Norway's Statoil (NYSE:STO) showed its resilience against the backdrop of low oil prices by increasing oil production volumes organically. The integrated oil company reported net income of 10.1 billion kroner ($1.2 billion) for the second quarter of 2015 and adjusted earnings of 7.2 billion kroner ($880 million).
With realized average liquids prices falling a significant 28% year on year, net income fell 16% while adjusted earnings fell 27% over the same period. However, free cash flow increased significantly to a negative 1.2 billion kroner (-$147 million) from a negative 31.4 billion kroner (-$3.8 billion), reflecting increased financial discipline.
Statoil managed to increase production volumes to 1.87 million barrels of oil equivalent, or Mmboe, per day from 1.79 Mmboe a year ago. However, excluding divestments, production grew at an impressive 7% as the company ramped up production in various fields. Additionally, higher natural gas sales from the Norwegian Continental Shelf and lower maintenance downtime resulted in higher production. Thanks to increased production, total revenue fell only 13% to 124.4 billion kroner ($15.3 billion).
The highlight of the quarter, though, was the disciplined financial and operational efficiency the company displayed.
Statoil pushed back its investment activities, with organic capital expenditure falling to $7.8 billion while asset sales increased cash by 14 billion kroner ($1.7 billion). In total, cash outflow from investing activities fell a massive 33.8 billion kroner ($4.1 billion) to 16.7 billion kroner ($2.0 billion).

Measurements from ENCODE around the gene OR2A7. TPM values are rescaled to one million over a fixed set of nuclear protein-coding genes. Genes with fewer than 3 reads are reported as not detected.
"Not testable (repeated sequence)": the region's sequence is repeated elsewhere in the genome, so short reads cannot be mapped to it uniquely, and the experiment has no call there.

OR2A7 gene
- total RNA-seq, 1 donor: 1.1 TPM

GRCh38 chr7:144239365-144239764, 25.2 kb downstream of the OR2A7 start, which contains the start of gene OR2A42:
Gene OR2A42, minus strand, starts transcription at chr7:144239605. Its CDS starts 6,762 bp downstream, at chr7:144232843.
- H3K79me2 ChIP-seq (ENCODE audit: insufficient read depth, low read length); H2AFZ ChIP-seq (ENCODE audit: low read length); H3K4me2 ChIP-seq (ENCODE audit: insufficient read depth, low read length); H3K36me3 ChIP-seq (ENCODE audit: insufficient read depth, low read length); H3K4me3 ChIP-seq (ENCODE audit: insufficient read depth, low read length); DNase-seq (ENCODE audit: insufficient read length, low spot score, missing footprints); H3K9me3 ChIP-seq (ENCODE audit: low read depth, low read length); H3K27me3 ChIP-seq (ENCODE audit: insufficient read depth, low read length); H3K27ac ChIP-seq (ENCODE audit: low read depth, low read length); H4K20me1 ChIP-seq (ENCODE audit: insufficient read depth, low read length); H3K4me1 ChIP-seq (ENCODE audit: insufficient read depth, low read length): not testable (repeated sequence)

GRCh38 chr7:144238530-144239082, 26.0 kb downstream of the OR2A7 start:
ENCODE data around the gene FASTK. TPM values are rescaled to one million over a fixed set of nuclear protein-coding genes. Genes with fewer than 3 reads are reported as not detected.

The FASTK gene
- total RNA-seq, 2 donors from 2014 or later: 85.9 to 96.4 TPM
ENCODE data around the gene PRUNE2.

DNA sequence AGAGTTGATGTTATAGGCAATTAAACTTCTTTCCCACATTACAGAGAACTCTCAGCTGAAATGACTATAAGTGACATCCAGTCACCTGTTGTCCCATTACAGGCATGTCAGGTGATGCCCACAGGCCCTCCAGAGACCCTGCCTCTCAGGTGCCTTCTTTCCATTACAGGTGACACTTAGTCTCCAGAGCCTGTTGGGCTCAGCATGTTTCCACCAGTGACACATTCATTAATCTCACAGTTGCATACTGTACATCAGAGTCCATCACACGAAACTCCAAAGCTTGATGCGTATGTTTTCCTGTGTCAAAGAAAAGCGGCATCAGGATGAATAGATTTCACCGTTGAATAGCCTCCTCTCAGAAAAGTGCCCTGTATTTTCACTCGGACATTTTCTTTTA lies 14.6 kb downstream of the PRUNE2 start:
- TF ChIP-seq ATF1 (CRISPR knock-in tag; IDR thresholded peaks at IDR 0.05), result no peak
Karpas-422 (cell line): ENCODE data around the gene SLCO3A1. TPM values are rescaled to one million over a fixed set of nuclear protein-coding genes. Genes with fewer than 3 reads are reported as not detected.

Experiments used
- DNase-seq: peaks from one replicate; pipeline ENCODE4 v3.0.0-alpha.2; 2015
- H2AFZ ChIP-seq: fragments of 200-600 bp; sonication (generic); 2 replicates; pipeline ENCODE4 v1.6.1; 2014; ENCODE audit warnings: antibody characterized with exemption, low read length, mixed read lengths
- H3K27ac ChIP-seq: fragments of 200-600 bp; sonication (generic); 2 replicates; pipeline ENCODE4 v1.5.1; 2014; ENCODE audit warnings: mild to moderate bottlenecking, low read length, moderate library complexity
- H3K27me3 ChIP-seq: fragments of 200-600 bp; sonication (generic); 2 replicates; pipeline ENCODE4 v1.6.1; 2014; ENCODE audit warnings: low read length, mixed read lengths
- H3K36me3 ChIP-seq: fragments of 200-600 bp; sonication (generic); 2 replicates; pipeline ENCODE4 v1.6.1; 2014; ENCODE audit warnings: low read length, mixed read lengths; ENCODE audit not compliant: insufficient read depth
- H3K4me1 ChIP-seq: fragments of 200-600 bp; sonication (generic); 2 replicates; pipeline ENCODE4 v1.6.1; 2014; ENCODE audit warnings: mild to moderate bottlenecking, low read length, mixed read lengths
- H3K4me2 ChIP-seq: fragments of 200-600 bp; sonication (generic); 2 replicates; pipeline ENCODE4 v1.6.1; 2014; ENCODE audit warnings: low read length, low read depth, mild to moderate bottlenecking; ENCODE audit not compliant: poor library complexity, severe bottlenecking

Outlook for 2015
Statoil made a downward revision of its organic capex guidance (excluding acquisitions and capital leases) to $17.5 billion for the entire year. However, scheduled maintenance downtime of mature oil fields is expected to reduce third-quarter production by about 45,000 boe, and also by the same amount for the entire fiscal year of 2015. This could create a minor dent in the company's top and bottom lines given that oil prices are still languishing below $55 per barrel.
However, Statoil is deliberately deferring gas production in order to increase future value. In other words, the company is betting on commodity prices to go up in the future so that it might generate more value on its production. This equally creates a downside risk to production guidance as well as to revenues, since commodity prices could remain depressed for longer than expected.
The Norwegian company also made a couple of discoveries in the Norwegian Continental Shelf. Additionally, it found oil in the Yeti field in the Gulf of Mexico. Again, this could have a positive impact on production volumes.
Overall, in the quarter, Statoil managed to increase its operational and financial efficiency by increasing production and cutting down on investments.
Isac Simon has no position in any stocks mentioned. The Motley Fool recommends Statoil (ADR). Try any of our Foolish newsletter services free for 30 days. We Fools may not all hold the same opinions, but we all believe that considering a diverse range of insights makes us better investors. The Motley Fool has a disclosure policy.